Howard Whiteman is inching along in his black Toyota Prius, craning his neck to see what’s beyond the rolling grasslands into the nearby woods. He wishes he brought binoculars.
He’s slowly making his way around an enclosed 700-acre Elk and Bison Prairie in Land Between the Lakes National Recreation Area, the only public land in western Kentucky where one can see an elk and hear its distinctive bugle.
The elk were hard to find early that October morning, but that doesn’t surprise the sportsman.
“For such a large animal they can disappear so quickly,” he said. “Lots of other species are like that, but for such a large animal to do that, it’s pretty amazing.”
Whiteman grew up in southwestern Pennsylvania with reminders of how elk used to be treated differently in the region; he inherited from his grandfather an old book of game laws from the early 1900s when elk were reintroduced and hunted in the Keystone State.
But in Kentucky, the eastern subspecies of elk native to the state were gone by the end of the 19th century, overhunted and their habitat degraded as the coal industry increasingly made an impact on the land. It was more than a century later before efforts would solidify to bring them back to the state.
The Tennessee Valley Authority decided to create the Elk and Bison Prairie in the mid-1990s to reintroduce native grasses and native animals back to the region for educational purposes, and on the other side of the state, Kentucky wildlife officials were well on their way to reintroducing elk to eastern Kentucky, too.
What started in 1997 as little more than 1,500 elk from the western U.S., released across eastern Kentucky, has become a conservation success story in the eyes of state wildlife officials: the largest elk herd east of the Mississippi River, with an estimated nearly 16,000 elk across 16 eastern Kentucky counties last year.
Whiteman got to see one of these large mammals up close during a hunting trip in 2014, winning a coveted hunting permit from the state. Seeing the hoof prints, seeing the bark rubbed off on trees by antlers, and hearing the bugles left an impression on him.
The conservation biology and wildlife professor at Murray State University credits that trip for being a gateway to a larger idea: why not connect public lands and private land through conservation easements to create a corridor across the Appalachian mountains for elk and other species to thrive?
“If we restored some of these wild areas, not only for elk but just for people, we could create some sustainable forestry that would potentially drive that economy, or at least provide some of the jobs that for those coal mining jobs that just aren’t coming back,” Whiteman said.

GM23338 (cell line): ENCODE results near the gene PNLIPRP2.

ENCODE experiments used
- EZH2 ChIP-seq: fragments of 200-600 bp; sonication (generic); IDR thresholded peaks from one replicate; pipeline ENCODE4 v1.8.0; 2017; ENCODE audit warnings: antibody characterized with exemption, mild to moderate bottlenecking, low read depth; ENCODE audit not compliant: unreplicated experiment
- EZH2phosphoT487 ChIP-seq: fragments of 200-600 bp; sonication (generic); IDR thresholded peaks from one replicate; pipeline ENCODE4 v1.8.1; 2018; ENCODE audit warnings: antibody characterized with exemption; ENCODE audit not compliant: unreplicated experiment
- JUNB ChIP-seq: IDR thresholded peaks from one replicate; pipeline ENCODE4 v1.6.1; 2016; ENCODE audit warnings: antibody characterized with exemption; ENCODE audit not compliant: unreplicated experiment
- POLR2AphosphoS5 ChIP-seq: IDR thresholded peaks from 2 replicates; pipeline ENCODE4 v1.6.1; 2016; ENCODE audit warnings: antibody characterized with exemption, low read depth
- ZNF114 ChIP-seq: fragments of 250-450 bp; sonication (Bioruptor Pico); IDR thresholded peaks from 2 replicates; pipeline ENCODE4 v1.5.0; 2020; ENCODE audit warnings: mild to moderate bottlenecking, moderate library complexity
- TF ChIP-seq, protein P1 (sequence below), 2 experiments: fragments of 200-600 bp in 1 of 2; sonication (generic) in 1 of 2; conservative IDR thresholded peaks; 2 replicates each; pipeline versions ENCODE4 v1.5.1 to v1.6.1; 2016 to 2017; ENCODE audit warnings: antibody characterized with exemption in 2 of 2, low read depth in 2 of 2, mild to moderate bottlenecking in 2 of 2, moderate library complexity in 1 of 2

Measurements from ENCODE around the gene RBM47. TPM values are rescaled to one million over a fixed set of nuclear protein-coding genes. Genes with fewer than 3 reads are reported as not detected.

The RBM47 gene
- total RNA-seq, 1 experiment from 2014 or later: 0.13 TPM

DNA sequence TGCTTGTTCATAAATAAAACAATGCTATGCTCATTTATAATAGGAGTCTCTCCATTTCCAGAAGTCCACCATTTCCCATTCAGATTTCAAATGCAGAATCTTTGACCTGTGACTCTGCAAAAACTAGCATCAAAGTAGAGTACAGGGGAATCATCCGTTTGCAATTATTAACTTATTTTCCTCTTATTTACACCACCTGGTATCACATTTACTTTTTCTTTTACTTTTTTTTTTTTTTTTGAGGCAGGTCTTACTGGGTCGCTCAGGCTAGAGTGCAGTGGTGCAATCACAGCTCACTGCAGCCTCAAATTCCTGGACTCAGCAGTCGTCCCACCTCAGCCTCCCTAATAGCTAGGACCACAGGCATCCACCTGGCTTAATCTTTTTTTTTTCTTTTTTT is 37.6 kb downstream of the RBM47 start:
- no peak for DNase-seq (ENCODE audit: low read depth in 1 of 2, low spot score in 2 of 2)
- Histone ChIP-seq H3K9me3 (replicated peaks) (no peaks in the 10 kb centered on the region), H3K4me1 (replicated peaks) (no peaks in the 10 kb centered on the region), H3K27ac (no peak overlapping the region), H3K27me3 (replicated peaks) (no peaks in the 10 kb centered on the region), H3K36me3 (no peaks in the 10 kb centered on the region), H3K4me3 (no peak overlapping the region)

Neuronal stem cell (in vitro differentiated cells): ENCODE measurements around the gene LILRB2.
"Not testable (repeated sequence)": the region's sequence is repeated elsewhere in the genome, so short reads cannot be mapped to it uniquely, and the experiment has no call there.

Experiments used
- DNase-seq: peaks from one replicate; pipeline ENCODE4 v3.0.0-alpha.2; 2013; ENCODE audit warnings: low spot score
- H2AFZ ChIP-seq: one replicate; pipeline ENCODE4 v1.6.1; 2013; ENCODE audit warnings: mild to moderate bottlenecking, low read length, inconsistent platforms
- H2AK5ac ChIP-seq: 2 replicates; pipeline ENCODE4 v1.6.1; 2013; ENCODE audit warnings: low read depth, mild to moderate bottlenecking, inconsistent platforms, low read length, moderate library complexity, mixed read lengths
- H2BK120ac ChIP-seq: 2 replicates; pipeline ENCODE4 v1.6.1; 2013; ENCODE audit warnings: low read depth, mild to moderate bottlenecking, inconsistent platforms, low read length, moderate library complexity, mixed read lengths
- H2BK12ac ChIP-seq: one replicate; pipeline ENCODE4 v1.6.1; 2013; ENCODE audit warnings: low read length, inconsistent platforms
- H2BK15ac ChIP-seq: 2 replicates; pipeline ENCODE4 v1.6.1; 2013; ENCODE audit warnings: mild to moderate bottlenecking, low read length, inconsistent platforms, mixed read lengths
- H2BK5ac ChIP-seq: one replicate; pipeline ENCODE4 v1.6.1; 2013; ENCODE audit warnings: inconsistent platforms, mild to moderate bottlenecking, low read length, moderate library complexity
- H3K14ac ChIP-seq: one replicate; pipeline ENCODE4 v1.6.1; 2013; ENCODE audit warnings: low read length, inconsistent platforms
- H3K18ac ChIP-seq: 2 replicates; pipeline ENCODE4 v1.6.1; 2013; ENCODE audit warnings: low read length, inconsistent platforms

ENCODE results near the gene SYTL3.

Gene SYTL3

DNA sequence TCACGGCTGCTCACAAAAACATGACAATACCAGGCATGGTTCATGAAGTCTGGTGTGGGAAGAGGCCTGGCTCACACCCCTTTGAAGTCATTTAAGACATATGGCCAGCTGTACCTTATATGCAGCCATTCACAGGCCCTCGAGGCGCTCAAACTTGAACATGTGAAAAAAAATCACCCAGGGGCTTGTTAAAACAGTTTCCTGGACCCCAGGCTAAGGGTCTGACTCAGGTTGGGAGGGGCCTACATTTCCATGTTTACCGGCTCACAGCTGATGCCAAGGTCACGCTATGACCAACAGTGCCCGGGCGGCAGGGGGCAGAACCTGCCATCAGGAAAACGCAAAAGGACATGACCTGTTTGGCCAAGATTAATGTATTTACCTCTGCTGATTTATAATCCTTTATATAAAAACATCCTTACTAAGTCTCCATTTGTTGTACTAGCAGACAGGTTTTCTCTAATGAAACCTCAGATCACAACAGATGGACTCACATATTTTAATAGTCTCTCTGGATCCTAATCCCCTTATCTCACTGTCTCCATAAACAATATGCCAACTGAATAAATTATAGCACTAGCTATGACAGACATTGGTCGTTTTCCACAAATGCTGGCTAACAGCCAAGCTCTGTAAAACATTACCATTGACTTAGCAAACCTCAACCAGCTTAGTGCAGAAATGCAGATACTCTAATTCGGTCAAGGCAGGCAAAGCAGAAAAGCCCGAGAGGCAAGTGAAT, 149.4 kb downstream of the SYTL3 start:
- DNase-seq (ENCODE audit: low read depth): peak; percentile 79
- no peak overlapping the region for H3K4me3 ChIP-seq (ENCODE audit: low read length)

He argues that creating such an expansive conservation corridor for elk could not only provide habitat for a myriad of species — songbirds, darters and mayflies, to name a few — but it could provide an economic boost to Appalachia through the hunting and tourism and the management of the conserved land. Across a region that has seen significant losses in coal production and employment, he believes the valued mammals could be a part of the region’s future.
Conservation advocates, biologists and wildlife officials who have been on the ground since the beginning of the eastern Kentucky elk restoration see potential in Whiteman’s idea with the benefits to biodiversity and species connectivity a corridor could provide. But the on-the-ground reality of working with local communities and the available resources could make the ambitious idea an upward climb.
A Restoration Success
Chris Garland, an eastern Kentucky native, remembers being fresh from graduating college and starting a job with the Kentucky Department of Fish and Wildlife Resources in the 1990s. Plans to move elk from western states, with help from the Rocky Mountain Elk Foundation, were already underway.
“I remember as a kid going to watch some of the whitetail deer releases that, people before me were doing and being amazed at that,” Garland said. “It was kind of surreal that we’re restoring a species here that hadn’t been here for hundreds of years was pretty amazing.”
Garland is now wildlife division director for the department, having also worked with Appalachian grouse and various wildlife management areas. He said he sees value in Whiteman’s idea for habitat connectivity, pointing to ongoing restorations of mussel species in Kentucky as an example. But there’s also the evident economic impact that elk bring.